North Korea police 'rape women with impunity' – report

North Korean police and other officials rape and abuse women with near-total impunity, a human rights group reported yesterday.

US-based Human Rights Watch (HRW) interviewed more than 50 escapees from the secretive nuclear-armed state to provide a rare insight into the widespread sexual violence there.

North Korean women caught fleeing to neighbouring China or who are repatriated face punishment including torture, imprisonment and sexual abuse, the report reveals.

“Every night, some woman would be forced to leave with a guard and be raped,” said one victim in her 30s who was held at a border detention centre. “Every night, a guard would open the cell. I stood still quietly, acting like I didn’t notice, hoping it wouldn’t be me.”

Traders who smuggle in goods from China to sell at state-sanctioned private markets are forced to pay “bribes” including sexual favours, the report said.

Managers at state-owned enterprises are involved, along with officials such as “police, prosecutors, soldiers, and railroad inspectors on trains”.

But the concept of rape is different in the North, the report added, where it is seen as applying only if violence is used.

One former textile trader in her 40s recounted being treated like a sex toy “at the mercy of men”.

“It happens so often nobody thinks it is a big deal. We don’t even realise when we are upset,” she added.

“But we are human, and we feel it. So sometimes, out of nowhere, you cry at night and don’t know why.”

Some interviewees talked about rape victims being expelled from university or beaten and abandoned by a husband for bringing shame to the school or their family.

One victim reported that she had been raped by a police officer after being denied food for three days at a border detention centre.

She said: “I thought [at the time] I was offering my body so I could get out of there and go to my kid. I was not even upset. Rather, I even thought I was lucky.”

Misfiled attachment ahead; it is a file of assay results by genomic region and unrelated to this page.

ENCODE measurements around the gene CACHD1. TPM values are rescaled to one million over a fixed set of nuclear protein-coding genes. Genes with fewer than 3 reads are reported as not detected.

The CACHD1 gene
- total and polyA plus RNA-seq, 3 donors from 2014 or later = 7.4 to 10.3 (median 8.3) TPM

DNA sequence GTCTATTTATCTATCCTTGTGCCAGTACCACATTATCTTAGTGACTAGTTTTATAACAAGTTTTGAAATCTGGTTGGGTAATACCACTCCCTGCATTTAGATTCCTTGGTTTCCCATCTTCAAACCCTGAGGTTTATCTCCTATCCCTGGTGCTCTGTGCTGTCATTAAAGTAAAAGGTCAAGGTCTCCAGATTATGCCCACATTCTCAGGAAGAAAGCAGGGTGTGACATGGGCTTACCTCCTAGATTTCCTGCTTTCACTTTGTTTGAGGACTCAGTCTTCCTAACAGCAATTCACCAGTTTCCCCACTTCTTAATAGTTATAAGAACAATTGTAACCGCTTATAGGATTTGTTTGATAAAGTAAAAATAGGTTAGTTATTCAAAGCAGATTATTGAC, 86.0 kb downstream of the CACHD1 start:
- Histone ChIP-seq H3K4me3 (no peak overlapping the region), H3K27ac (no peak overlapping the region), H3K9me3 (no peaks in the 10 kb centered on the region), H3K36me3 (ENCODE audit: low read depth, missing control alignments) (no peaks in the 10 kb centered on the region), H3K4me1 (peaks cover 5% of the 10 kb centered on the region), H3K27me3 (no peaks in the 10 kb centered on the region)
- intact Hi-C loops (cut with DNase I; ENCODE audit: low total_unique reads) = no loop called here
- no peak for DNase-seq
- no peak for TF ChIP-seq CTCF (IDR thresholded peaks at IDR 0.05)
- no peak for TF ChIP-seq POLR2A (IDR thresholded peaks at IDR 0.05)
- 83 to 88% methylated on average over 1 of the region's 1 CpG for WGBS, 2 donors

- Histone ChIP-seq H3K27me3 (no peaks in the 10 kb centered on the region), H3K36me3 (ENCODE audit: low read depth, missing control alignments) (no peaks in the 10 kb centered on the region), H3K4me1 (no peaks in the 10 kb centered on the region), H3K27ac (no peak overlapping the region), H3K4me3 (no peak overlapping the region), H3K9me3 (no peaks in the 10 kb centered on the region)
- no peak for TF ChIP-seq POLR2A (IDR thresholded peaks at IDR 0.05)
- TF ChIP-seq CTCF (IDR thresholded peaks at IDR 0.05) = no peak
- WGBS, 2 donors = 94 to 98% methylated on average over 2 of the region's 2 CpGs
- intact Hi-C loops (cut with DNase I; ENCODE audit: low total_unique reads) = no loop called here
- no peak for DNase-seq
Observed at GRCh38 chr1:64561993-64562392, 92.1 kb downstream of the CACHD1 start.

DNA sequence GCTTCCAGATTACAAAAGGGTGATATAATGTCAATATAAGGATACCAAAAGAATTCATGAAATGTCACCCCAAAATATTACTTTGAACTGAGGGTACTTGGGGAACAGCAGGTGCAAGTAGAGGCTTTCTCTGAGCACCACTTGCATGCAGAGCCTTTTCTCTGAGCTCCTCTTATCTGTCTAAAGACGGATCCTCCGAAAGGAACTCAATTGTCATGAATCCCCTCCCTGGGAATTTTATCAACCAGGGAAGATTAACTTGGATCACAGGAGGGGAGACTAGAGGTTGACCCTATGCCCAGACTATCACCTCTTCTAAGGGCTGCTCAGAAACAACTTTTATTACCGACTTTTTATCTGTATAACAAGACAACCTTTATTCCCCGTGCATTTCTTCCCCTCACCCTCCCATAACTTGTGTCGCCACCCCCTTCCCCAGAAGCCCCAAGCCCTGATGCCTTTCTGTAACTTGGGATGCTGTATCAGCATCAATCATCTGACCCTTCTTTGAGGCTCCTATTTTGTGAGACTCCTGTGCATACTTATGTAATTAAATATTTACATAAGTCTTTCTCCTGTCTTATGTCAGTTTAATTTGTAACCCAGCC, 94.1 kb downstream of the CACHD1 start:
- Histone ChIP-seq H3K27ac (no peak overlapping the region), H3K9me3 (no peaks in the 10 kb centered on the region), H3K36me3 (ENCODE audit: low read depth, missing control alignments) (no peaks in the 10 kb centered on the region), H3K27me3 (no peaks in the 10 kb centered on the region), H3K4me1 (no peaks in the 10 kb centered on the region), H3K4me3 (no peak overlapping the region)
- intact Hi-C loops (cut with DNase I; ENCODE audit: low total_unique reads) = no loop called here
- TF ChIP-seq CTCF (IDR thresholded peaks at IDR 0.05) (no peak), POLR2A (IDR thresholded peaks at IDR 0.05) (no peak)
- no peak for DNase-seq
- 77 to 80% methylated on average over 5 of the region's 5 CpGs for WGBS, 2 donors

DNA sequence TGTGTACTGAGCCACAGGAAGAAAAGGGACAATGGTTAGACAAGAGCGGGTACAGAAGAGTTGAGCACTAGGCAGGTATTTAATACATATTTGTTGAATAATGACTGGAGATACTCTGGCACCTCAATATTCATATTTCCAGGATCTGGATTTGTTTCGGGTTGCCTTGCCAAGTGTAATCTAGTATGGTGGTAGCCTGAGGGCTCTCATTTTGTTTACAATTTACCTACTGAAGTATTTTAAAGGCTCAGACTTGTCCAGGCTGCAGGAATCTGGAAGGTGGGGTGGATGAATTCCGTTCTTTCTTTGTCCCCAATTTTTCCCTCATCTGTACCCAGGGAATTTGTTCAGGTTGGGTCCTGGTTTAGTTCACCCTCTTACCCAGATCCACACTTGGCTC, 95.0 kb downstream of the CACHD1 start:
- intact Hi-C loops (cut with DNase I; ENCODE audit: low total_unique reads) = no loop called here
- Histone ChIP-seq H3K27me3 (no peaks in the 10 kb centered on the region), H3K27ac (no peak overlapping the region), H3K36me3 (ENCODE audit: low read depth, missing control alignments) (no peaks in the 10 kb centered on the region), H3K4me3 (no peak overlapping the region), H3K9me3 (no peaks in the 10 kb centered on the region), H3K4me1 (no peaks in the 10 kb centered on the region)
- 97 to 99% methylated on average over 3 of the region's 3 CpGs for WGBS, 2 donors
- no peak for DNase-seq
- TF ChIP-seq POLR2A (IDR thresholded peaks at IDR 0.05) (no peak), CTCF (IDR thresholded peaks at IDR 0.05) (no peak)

“Sexual violence in North Korea is an open, unaddressed, and widely tolerated secret,” said HRW executive director Kenneth Roth.

“North Korean women would probably say, ‘Me Too’ if they thought there was any way to obtain justice, but their voices are silenced in Kim Jong-un’s dictatorship.”

North Korea’s leader is the third generation of his family to rule the country, where surveillance is widespread and dissent not tolerated.

With total state control over the media, the global MeToo campaign against abuse of women has entirely passed the country by.

According to data submitted by Pyongyang to an UN panel on gender equality, a total of five people were convicted of rape in the North in 2015.

Pyongyang maintains that it protects and promotes “genuine human rights”.

Mr Kim has sought to soften his international image and has engaged with South Korea, holding three summits with Seoul’s president Moon Jae-in.

But Mr Roth warned human rights were taking a back seat.

Mr Moon – a former human rights lawyer – has stayed silent on the issue as he seeks to reconcile with the North and persuade it to move towards denuclearisation.

“I think President Moon is naive and short-sighted to pretend that human rights can wait,” said Mr Roth.

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